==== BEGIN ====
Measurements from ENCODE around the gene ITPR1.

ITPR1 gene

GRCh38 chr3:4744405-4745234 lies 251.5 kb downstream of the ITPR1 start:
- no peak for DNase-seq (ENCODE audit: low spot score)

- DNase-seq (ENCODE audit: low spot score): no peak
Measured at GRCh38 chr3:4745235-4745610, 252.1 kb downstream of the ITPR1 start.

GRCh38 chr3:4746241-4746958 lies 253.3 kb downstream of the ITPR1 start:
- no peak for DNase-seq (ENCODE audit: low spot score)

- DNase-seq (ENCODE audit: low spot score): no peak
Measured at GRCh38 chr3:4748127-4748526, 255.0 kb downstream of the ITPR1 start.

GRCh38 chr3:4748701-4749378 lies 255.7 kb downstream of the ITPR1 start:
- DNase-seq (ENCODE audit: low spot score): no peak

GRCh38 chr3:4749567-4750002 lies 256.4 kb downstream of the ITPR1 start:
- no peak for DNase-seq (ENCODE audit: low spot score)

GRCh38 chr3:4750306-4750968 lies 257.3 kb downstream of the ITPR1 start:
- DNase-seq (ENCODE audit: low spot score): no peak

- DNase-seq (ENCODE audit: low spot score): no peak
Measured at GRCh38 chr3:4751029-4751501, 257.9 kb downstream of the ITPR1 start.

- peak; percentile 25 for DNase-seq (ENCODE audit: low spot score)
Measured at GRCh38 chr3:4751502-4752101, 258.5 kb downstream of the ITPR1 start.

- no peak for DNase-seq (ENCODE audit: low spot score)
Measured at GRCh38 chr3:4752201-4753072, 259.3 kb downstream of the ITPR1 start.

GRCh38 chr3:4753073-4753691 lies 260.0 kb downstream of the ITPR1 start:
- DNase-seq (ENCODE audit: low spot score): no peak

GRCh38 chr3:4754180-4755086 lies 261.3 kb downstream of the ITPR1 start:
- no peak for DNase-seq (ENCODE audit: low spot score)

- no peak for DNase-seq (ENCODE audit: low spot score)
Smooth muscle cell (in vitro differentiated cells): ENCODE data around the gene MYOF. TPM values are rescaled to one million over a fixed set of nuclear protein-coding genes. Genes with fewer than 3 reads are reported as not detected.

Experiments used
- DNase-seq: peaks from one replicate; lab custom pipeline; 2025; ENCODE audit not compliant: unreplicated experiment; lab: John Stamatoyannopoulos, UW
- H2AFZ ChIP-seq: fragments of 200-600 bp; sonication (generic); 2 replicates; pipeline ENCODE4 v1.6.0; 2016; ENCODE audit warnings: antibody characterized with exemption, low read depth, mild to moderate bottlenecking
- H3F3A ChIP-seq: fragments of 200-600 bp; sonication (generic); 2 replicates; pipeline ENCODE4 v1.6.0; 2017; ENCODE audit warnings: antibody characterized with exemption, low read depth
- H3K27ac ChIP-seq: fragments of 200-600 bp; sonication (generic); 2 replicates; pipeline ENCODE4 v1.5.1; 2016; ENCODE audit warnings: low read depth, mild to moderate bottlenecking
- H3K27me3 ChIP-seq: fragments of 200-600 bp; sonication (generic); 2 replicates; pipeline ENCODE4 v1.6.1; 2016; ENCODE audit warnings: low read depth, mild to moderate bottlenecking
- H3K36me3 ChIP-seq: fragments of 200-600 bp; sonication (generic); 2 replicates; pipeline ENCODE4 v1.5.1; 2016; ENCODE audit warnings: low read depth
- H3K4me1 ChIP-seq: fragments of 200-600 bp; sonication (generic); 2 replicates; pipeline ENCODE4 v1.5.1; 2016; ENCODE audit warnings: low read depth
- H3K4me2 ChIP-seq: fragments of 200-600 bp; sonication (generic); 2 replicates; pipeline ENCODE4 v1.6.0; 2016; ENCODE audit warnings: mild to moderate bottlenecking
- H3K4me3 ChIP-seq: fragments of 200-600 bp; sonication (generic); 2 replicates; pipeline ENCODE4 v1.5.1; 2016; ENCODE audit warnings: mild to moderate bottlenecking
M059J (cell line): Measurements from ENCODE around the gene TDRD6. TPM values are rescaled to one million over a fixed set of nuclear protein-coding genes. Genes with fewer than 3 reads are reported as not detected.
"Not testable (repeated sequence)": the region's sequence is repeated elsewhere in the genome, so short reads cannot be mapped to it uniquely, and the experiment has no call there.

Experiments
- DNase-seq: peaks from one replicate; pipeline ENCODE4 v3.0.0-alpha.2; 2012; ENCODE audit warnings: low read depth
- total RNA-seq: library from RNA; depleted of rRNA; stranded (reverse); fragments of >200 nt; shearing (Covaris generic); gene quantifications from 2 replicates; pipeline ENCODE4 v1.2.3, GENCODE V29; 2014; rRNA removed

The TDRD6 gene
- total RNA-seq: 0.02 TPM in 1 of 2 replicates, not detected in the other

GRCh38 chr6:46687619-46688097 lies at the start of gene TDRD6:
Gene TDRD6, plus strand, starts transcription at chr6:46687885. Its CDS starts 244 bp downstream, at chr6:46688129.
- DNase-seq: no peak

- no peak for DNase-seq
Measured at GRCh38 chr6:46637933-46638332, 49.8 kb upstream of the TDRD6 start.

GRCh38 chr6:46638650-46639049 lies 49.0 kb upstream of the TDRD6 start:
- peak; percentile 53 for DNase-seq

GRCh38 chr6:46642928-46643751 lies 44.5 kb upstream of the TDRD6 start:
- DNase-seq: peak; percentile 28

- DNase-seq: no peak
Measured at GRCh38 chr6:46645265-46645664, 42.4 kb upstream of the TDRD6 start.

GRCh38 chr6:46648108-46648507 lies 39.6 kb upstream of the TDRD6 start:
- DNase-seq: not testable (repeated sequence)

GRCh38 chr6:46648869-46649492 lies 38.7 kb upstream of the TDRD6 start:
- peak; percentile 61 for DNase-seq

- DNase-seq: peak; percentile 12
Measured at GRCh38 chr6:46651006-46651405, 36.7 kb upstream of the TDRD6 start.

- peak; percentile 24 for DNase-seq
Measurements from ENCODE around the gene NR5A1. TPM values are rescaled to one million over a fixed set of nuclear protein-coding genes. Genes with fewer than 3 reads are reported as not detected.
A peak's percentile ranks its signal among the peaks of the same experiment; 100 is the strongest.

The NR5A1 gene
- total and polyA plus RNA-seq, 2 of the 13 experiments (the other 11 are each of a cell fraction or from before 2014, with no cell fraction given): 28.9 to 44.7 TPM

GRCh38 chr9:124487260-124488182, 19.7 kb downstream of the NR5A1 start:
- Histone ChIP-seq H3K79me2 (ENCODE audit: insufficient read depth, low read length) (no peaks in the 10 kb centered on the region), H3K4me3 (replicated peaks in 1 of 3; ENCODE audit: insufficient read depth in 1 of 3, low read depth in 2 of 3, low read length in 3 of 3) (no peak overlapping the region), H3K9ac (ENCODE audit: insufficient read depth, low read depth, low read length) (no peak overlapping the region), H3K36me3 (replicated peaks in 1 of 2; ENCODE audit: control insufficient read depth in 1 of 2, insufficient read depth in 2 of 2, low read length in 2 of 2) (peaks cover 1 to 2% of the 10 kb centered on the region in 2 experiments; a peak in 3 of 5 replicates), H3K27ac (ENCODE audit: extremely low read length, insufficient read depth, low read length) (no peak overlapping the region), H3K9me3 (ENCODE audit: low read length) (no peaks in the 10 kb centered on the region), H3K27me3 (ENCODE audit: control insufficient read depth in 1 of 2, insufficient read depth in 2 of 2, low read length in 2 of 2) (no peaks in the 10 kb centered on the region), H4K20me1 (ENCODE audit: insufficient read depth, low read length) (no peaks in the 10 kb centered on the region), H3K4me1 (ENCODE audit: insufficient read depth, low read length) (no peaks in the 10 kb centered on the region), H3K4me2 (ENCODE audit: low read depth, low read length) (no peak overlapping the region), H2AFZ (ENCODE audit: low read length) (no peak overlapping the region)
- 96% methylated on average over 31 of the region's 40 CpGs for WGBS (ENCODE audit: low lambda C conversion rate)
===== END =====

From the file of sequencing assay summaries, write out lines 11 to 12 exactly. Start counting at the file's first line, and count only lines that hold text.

GRCh38 chr3:4748701-4749378 lies 255.7 kb downstream of the ITPR1 start:
- DNase-seq (ENCODE audit: low spot score): no peak